The repair of thoracoabdominal aortic aneurysms (TAAs) remains a formidable challenge for most cardiovascular surgeons. One of the main goals in the management of patients with an extensive thoracic aortic aneurysm is end organ protection, both viscera and spinal cord. Early postoperative morbidity and mortality remains high when permanent spinal cord injury (SCI) occurs. The incidence of paraplegia increases when the segmental arteries (SAs) that are sacrificed start from the lower thorax and extend into the abdomen and when the number sacrificed is between 8 to 12 . However, when the distal aorta is approached in two or more stages the incidence of spinal cord injury decreases significantly . Experimental and clinical data suggests that staged SA sacrifice leads to a less dramatic drop in collateral network perfusion pressure (CNPP) during the second stage, an increase in arterial diameter and density of the intraspinous and paraspinous vessels, and a greater margin of safety to prevent SCI.
The patient’s cardiopulmonary status and anatomical features of the TAA may not afford a staged repair due to significant thrombus burden, calcification, and uniform dilatation throughout the aneurysm. In certain circumstances, however, the configuration of the TAA allows for partial resection or reconstruction that prepares for further proximal or distal aortic replacement. This staged approach may provide less of a physiological insult and lower risk of paraplegia in these patients. Our previous clinical experience suggests that completion or segmental resection of extensive TAAs months to years after the first aortic replacement results in excellent neurologic outcomes . We present an intentional staged approach in two consecutive cases of extensive TAAs with favorable anatomical configuration.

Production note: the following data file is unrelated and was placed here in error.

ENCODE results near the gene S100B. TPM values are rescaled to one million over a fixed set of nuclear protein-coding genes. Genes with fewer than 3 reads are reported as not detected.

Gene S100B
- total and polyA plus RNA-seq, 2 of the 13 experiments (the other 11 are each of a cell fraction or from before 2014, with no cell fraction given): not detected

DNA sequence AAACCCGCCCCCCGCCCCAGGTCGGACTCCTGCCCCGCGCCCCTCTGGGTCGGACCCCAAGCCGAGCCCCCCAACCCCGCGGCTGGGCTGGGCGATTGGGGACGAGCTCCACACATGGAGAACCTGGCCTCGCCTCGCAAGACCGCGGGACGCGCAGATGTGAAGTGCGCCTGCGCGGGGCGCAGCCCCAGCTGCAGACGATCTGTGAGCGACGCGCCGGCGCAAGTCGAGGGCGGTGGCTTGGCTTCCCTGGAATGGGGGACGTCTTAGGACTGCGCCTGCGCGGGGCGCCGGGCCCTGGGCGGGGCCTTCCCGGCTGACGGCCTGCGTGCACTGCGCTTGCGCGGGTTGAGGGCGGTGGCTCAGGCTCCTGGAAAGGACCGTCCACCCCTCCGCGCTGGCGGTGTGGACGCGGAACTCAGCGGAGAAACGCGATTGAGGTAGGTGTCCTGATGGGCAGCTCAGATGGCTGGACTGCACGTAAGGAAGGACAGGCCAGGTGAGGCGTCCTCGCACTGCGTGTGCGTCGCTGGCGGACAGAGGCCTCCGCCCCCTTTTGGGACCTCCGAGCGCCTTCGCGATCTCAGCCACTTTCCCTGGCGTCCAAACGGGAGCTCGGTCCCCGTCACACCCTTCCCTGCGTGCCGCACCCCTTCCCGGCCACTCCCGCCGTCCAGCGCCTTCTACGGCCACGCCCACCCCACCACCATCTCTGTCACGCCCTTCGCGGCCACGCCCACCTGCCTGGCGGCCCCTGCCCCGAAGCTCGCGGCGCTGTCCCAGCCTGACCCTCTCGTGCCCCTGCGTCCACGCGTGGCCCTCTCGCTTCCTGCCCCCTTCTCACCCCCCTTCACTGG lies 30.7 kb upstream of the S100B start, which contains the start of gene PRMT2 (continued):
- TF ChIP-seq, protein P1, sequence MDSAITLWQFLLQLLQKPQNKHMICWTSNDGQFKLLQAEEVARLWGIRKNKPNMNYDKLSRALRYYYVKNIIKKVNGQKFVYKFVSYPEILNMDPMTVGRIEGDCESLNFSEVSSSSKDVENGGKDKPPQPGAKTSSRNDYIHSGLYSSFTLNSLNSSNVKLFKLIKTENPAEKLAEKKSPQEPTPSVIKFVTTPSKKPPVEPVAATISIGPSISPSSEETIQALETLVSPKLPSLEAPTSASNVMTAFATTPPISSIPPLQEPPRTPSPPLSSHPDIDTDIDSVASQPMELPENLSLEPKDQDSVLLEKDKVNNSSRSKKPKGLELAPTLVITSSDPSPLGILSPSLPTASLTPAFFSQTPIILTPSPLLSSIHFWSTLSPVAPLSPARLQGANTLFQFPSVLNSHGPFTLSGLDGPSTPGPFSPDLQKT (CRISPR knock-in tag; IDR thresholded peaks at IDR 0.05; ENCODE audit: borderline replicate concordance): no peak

A 78-year-old female with a history of hypertension presented with back pain and was discovered on computerized tomography (CT) scan to have an aortic arch and Type II thoracoabdominal aortic aneurysm (TAA) (Figure 1A). The maximum diameter of the TAA was 8.6 cm and the aortic arch measured 5.3 cm. In light of the aortic arch aneurysm and extensive distal aortic aneurysmal disease, an aortic arch replacement with elephant trunk was performed. Her postoperative course was uneventful. Due to the high risk (10%) of spinal cord ischemia in Type II TAA repairs, we decided to approach her aneurysm in a staged manner. The distal portion of the descending thoracic aorta narrowed to 3.5 cm for a length of 2.5 centimeters before it expanded to a diameter above 6 centimeters in the abdominal aorta segment. We decided to resect the aorta from the narrowed portion to the aortic bifurcation (Type III TAA repair) (Figure 1B). She underwent the extensive aortic resection with hypothermic circulatory arrest (18°C), sequential ligation of SAs (T10-L5), spinal fluid drainage, and visceral reimplantation with a multi-branched graft (Figure 1B). Somatosensory and motor evoked potentials were performed intra-operatively. Her postoperative course was uneventful. She returned 2 months later for a thoracic endovascular aortic repair (TEVAR) to cover the descending thoracic aortic portion adjoining the elephant trunk to the proximal end of the graft (Figure 1C). The TEVAR was performed under general anesthesia with spinal cord fluid drainage and topical cooling to a bladder temperature of 33°C. The patient had no clinical evidence of spinal cord injury after each intervention.